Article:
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Review Gate

Give the Metropolitan Opera credit. When its leadership screws up, they do it on a truly operatic scale.

The Met is a nonprofit, structured in a manner not unlike many associations. There is the parent organization, the opera company, that delivers the core value to its membership (audience).  And there is its educational foundation, the Metropolitan Opera Guild. The Guild engages in a number of activities in support of the parent, not the least of which is to publish the magazine with the widest circulation in the opera field, Opera News. A substantial part of each issue of the magazine is made up of reviews of opera productions from around the world.

On Monday, May 21st, in response to the sometimes negative reviews of the company’s own productions in the pages of the magazine, the Met announced that Opera News would stop reviewing the Met.  In an interview with the New York Times, Met general manager Peter Gelb indicated that he never liked the idea that an organization created to support the Met had a publication “passing judgment” on the institution with its negative critiques of the house’s productions.

The reaction was immediate and predictable.  Some of the reaction was overwrought. Charges of censorship were made, which is hyperbole. The Met management, as the owner and publisher, has every right to decide what it will and will not publish in its own magazine. No one has a constitutional right to have what they want published in “their” association’s magazine.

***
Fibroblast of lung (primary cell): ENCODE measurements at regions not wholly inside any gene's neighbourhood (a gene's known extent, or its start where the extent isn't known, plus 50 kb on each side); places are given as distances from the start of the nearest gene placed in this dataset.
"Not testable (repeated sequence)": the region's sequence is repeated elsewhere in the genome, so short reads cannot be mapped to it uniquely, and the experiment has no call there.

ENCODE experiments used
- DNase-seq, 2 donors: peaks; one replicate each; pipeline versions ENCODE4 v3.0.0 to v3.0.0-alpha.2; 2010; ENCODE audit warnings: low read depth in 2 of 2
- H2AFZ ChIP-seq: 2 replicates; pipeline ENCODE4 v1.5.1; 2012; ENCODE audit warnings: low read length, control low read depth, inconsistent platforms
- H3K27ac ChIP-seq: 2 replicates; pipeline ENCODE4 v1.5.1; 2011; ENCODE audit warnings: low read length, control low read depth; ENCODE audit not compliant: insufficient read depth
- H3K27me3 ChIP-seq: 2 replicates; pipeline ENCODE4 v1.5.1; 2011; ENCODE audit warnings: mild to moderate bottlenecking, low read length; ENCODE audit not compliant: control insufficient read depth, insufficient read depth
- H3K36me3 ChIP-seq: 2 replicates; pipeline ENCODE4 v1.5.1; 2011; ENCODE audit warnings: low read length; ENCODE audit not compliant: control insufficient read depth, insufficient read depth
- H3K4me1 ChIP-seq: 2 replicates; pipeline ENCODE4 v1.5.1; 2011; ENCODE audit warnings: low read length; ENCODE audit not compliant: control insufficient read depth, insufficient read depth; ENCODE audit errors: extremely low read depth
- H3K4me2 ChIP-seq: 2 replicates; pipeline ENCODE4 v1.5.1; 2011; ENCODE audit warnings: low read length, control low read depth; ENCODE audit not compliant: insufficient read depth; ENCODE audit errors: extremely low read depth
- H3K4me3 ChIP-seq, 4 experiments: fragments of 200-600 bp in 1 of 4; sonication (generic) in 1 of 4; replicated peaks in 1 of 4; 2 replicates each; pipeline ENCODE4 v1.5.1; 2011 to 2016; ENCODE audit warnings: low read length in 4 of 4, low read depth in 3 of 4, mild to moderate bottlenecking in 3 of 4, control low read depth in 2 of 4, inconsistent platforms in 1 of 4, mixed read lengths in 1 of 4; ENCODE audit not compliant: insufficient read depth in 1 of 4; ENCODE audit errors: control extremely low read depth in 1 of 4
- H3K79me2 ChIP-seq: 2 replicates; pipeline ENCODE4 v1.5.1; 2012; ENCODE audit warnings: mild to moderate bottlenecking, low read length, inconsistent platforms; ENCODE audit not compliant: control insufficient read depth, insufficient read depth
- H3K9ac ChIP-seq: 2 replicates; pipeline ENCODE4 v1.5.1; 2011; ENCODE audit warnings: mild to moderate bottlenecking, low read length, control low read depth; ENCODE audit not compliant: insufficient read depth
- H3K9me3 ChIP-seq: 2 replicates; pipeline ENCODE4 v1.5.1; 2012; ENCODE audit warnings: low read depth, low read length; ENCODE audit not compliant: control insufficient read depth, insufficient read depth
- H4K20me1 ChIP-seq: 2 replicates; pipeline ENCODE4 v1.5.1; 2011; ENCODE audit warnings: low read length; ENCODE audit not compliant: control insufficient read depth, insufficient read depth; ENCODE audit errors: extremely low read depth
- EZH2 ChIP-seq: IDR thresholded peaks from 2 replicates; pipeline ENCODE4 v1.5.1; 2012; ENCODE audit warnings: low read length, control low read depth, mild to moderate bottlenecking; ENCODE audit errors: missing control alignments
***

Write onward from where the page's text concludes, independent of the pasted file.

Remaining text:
But the censorship accusation also misses the point. The Met had every right to do what they did. It was just monumentally stupid. Stupid, stupid, stupid.

Forget whether you agree or disagree with the assessments of the artistic merits of the Met productions that appeared in the pages of Opera News: Does a gag order on any content independent of the management’s preferred narrative increase or decrease the credibility of the journal?

Does making the house organ nothing more than an outlet for sales hype and self-promotion make it more or less likely that the journal will actually be read?

And the irony of the Met’s action was that it was a huge overreaction, too. The criticism of Met productions in the pages of Opera News was far milder than the criticism carried elsewhere.

Transparency isn’t (or at least shouldn’t be) an imposed obligation.  It is the organization’s best defense against mischaracterizations of its actions and intentions. Transparency does expose you to criticism. But it also creates an environment where the facts are allowed to speak for themselves and there is an opportunity for open discussion.  Both your supporters and your detractors can weigh in and the lurkers following but not participating in the debate can decide for themselves. There is no guarantee that judgment will be reasonable or fair, but it maximizes the potential that the verdict will be informed.

Some in the opera world have serious doubts about Gelb’s capabilities as an operatic producer, but he is an undisputed master of marketing and PR. Which makes this monumental act of hubris all the more surprising. How could he miss the atrocious optics created by the action?  Could there be a clearer way to send the message that the organization feels it knows better than its audience (membership) what is good for them?  And that it doesn’t care what its audience (membership) wants from an organization that exists to serve its needs and is dependent upon its support for that very existence?

To the Met’s credit, its response to this gaffe was equally swift and bold. Within less than 24 hours, the Met voided its ill-considered move. (Wouldn’t you love to have been a fly on the wall for that board meeting?) And they did so in a clear and unequivocal manner.

http://www.metoperafamily.org/metopera/news/press/detail.aspx?id=22660

No attempt to rationalize or justify or downplay the mistake. They just fixed it.

Every association has to struggle with the balance between credibility and leveraging the advocacy potential of the communications outlets it controls (its journals, publications and website).

Every association would do well to go to school on the case study provided by the Met.